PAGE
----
About a third of New York City's subway lines were suspended for more than an hour during a busy, hot Friday evening commute, stranding some passengers underground and sending others searching for other ways home.
The stoppage affected the No. 1, 2, 3, 4, 5 and 6 trains that serve swaths of Manhattan, the Bronx and Brooklyn. It also halted the S shuttle train that links Grand Central Terminal and Times Square — two of the city's busiest stations.
The Metropolitan Transportation Authority warned that there would still be "extensive delays" in the system, which serves more than 5 million people per day, even after service began to resume Friday night. It blamed the suspension on a network communications problem.
The temperatures was still 91 degrees Fahrenheit (33 degrees Celsius) on Friday evening when the stoppage happened, though meteorologists estimated that it felt like 100 degrees, leaving riders sweating in stopped trains with doors closed. The breakdown came as the city gears up for scorching temperatures throughout the weekend.
MTA officials were not able to immediately determine the cause of the breakdown, which started at about 6 p.m.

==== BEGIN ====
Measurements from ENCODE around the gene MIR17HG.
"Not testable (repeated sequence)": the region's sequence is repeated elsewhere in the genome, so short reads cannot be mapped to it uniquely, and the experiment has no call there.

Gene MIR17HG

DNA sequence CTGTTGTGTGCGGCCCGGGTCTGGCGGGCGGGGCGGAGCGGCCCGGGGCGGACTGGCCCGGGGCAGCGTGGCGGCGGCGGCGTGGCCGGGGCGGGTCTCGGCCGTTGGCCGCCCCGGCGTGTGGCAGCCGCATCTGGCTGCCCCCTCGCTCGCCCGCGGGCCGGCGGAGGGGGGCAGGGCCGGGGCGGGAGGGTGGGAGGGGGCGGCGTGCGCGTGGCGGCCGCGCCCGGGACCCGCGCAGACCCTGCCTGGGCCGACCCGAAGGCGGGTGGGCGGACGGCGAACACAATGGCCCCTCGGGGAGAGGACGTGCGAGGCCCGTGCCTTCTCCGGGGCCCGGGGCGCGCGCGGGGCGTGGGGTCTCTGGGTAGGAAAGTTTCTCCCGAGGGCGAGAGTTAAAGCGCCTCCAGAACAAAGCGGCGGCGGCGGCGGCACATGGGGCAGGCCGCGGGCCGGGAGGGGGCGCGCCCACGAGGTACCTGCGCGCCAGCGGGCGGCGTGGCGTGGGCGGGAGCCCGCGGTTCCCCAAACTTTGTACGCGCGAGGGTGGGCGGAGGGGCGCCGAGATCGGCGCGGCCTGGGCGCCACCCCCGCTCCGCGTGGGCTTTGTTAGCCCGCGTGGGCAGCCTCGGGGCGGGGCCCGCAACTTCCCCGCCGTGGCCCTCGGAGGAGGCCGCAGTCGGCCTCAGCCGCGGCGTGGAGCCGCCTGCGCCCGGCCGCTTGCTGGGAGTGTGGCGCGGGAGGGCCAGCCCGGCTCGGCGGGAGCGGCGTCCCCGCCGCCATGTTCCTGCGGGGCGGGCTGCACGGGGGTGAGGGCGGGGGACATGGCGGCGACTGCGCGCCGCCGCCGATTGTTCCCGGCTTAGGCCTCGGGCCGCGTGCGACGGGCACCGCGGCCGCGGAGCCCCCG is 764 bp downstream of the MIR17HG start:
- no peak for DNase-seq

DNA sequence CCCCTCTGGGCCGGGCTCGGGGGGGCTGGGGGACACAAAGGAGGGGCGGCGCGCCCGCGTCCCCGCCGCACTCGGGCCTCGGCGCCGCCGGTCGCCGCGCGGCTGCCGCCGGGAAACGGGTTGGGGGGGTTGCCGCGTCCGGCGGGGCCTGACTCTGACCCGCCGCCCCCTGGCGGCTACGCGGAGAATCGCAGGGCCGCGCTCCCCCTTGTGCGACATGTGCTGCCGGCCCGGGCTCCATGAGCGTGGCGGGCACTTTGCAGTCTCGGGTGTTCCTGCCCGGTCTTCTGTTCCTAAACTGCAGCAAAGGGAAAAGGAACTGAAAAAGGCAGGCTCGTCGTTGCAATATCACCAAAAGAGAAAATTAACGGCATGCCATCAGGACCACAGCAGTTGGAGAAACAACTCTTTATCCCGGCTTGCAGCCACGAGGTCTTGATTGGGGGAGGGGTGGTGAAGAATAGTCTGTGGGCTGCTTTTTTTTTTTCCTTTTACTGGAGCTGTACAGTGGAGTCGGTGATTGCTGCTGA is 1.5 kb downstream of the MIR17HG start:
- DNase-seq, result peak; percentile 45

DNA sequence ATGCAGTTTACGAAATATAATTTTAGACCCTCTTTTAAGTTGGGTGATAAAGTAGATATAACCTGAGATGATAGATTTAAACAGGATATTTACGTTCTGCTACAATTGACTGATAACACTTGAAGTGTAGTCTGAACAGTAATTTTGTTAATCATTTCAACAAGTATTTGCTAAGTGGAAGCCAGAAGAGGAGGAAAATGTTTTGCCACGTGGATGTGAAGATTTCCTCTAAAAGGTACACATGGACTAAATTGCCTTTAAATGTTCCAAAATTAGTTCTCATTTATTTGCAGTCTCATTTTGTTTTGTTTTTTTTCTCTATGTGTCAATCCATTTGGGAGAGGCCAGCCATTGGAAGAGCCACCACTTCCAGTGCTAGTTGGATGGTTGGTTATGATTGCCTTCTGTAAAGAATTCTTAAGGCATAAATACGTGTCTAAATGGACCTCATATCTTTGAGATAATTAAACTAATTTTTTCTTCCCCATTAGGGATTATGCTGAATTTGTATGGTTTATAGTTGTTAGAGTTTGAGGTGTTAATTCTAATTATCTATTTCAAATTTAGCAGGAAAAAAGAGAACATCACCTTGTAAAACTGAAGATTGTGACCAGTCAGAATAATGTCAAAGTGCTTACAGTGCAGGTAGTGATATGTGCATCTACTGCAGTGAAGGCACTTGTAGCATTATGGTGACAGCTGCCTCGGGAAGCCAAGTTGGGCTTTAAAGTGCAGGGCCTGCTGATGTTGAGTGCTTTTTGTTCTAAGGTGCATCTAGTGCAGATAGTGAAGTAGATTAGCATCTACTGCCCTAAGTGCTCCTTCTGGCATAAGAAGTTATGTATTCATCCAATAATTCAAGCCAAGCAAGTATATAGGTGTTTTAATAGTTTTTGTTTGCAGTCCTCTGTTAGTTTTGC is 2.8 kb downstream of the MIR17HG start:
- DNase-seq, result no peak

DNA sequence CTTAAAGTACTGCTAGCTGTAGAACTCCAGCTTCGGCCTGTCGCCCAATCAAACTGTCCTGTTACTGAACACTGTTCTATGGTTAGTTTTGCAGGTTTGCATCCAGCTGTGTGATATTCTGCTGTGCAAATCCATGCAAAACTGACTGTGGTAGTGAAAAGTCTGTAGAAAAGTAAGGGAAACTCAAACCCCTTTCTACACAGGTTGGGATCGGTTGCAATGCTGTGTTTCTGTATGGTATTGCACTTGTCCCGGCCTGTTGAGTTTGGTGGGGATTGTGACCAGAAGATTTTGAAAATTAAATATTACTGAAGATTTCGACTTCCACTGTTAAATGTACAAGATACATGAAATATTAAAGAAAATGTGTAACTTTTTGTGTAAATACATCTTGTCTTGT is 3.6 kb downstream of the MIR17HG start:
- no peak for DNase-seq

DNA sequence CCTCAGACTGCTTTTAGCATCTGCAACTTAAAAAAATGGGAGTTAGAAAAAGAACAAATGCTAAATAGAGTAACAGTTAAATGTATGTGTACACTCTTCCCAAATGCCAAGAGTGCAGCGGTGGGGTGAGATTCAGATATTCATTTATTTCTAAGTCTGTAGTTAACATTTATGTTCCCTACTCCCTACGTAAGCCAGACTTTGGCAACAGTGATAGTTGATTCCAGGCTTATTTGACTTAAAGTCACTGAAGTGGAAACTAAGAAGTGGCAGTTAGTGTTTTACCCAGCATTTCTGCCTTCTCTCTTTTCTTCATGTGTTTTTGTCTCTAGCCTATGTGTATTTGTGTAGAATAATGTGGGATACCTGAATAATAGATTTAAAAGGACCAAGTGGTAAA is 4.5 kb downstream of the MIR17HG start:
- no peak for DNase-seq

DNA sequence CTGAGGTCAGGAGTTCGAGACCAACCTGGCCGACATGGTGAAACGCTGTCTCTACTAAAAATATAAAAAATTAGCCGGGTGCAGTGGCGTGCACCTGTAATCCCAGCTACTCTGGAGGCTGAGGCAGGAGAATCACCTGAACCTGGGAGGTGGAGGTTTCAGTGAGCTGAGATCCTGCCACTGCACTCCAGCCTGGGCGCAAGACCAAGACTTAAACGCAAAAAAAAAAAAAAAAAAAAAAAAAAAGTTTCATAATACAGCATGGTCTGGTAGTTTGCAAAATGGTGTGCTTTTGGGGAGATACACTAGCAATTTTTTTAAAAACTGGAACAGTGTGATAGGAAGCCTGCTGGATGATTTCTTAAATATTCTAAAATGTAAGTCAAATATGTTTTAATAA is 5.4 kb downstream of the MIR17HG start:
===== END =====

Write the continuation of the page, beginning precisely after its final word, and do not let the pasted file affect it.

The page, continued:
The state agency that runs the city's subway system urged passengers to remain in train cars while crews work as quickly as possible to bring people into stations.
At the World Trade Center No. 1 line station, a clerk issued refund tickets and directed people to other nearby lines. Passengers — many of them visitors to New York — seemed to take the developments in stride.
"It's about what I expected," said Derek Lloyd, who's from Hanover, Massachusetts, near Boston and its transit system. "I don't know that ours is much better," he said with a smile.
On one line that was running, passengers packed into one car that didn't appear to have air conditioning. Sweat glistened on riders' skin as they sought relief, fanning themselves and one another.
One woman noted, "This is dangerous."
It was the second time in the past week that New York subway riders got stuck underground. Last Saturday, a power outage that stretched across 30 Manhattan blocks from the Upper West Side to Times Square left passengers stranded till trains were manually moved into stations and doors opened. The outage was blamed on a system that failed to isolate a faulty distribution cable.
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